Subjects: 45 days of 0 homicide reached due to high police presence On how young people in the city are being affected on a day-to-day basis by gang rivalries Shift to strong community presence versus police presence Tent City as a place of dialogue and youth expressing frustrations The role of the church in the community in keeping the peace Wanting to convene community members of North Richmond, Central and the Southside

34:31 - Challenges in community collaboration

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Keywords: supporting young people in Richmond; tent city; youth outreach

Subjects: Empathizing with youth How he interrupted judgments of youth by church community Making sure the youth are given room to participate Reaching out to youth and how they have responded The importance of not pushing away the youth necessary to the peace-keeping process

37:51 - Scripture in relation to Tent City

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Keywords: Holy Spirit; lost youth; scripture; youth outreach

Subjects: Fear of the unknown as a barrier On saving those who are lost On the responsibility to create an environment helpful to youth Paying attention to what young people are saying

0:00

WILMOT: Nadine Wilmot with Reverend Shumake on October 27, 2006 for the Regional Oral History Office. Good afternoon.

SHUMAKE: Good afternoon.

WILMOT: We usually start off these things by asking when and where you were born.

SHUMAKE: Born here in San Pablo, California, actually at what was formerly known as Brookside Hospital, known today as Doctor's Medical Center.

WILMOT: And, can you tell me your parents’ names, and where were they from?

SHUMAKE: David and Annie Shumake. They were from Lake Providence, Louisiana.

WILMOT: And, how long had they been in this area?

SHUMAKE: They moved to Richmond during the early '50s, around '55 I believe it was, 1955. And they came out primarily to get work in the shipyards.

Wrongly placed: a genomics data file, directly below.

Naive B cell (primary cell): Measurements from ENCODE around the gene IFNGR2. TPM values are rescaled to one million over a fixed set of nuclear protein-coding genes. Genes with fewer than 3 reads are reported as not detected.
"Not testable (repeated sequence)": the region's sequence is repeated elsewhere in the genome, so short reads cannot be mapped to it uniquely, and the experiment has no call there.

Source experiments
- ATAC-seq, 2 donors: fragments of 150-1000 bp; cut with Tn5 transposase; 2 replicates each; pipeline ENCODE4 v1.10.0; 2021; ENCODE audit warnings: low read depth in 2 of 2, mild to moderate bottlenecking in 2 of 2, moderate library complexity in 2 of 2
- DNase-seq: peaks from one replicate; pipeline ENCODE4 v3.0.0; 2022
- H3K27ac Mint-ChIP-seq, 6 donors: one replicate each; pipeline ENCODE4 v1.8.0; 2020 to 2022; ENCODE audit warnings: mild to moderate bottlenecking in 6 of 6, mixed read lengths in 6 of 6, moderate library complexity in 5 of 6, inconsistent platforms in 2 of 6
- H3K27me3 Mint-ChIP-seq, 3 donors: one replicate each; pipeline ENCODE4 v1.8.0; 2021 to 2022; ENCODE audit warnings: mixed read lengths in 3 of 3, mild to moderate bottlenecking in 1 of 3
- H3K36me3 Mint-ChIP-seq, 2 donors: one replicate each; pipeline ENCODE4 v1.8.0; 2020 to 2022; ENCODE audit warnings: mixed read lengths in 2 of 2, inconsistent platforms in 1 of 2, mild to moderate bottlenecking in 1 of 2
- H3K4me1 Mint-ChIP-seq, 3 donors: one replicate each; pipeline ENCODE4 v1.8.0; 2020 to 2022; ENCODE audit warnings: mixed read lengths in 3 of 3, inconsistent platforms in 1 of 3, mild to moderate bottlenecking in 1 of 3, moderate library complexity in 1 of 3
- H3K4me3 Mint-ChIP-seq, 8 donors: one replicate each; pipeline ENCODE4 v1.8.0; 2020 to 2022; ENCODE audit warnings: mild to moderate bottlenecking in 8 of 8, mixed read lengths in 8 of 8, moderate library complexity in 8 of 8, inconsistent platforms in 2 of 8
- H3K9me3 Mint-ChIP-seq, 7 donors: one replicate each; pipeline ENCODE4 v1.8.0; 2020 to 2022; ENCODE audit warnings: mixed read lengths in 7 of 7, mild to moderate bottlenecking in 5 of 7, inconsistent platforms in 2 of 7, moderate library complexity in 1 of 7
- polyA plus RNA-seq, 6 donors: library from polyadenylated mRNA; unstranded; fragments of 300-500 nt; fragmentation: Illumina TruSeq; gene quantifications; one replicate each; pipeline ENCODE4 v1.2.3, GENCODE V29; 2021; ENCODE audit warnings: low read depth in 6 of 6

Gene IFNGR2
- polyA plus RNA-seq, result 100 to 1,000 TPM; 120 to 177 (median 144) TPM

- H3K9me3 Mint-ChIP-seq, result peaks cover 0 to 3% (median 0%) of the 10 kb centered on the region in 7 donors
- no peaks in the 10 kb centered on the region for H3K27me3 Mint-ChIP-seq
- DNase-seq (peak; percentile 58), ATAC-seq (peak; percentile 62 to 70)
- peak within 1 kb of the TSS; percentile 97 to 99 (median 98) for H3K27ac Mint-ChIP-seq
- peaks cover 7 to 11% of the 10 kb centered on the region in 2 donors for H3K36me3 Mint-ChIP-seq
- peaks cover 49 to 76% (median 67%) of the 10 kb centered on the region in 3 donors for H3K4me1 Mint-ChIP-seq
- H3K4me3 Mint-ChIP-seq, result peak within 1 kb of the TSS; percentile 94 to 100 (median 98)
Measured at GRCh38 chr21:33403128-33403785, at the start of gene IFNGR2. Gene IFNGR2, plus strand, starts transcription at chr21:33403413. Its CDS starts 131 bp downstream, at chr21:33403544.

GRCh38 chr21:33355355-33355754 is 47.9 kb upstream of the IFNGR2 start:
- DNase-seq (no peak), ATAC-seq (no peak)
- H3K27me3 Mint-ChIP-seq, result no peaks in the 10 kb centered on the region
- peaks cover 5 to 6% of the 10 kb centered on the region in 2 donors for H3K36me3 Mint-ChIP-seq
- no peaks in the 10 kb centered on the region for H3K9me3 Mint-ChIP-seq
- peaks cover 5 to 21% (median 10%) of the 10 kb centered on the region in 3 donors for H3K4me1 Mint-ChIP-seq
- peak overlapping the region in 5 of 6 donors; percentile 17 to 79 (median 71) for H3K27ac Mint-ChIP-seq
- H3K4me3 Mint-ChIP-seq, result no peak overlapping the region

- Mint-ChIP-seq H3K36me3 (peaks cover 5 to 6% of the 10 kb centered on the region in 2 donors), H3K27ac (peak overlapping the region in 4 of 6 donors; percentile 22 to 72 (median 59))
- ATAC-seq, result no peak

1:00

WILMOT: What did they tell you about this movement from Louisiana to Richmond?

SHUMAKE: Well, it was centered around employment opportunities. There apparently wasn't a lot of opportunity there, and they saw opportunity here on the West Coast. So my father and mother moved out here and they set up shop here locally. And at the time, once they got established, then they start sending back for my father's brothers, who came out, and they all came out and stayed with them until they got employment and then purchased homes themselves. So that was interesting, to think that they all lived in one house together at one time was amazing, and it's something that unfortunately we don't see a lot of today, with families coming together like that.

WILMOT: And that was when they were here in Richmond?

SHUMAKE: Yes, yes.

WILMOT: So, tell me a little bit more about your family, your extended family, 2:00your aunts and uncles as they came out here as well.

SHUMAKE: Right, right, well, the thing that I remember the most is how together they were as a family. They tended to do things a lot together. I remember as a little boy brought up here in Richmond, right here in the Iron Triangle as a matter of fact. My mother still lives in the house where I grew up, which I think is really amazing. She actually gets around a lot better than some of these 25-26 year old women in the city. But I remember that connection. I remember them working at the Ford Motor Plant, my father and my uncle, you see? As a matter of fact, there's a photograph in the Richmond Museum that has a picture of my uncle Richard Shumake. They're working at the Ford Motor Plant when it was here locally. So just hearing stories about that and how they went from working with Ford, my father started working with the Concord Naval Weapon 3:00Station. It's just hearing how dangerous it was working in that environment and hearing stories from the time when they had that huge explosion out there...

WILMOT: Port Chicago.

SHUMAKE: At Port Chicago, right -- how my father had known some of those men and just to hear those experiences and why they refused to go back to work because of the dangerous atmosphere that existed is just fascinating to me.

WILMOT: Did you read that book, the Port Chicago Mutiny by Robert Allen?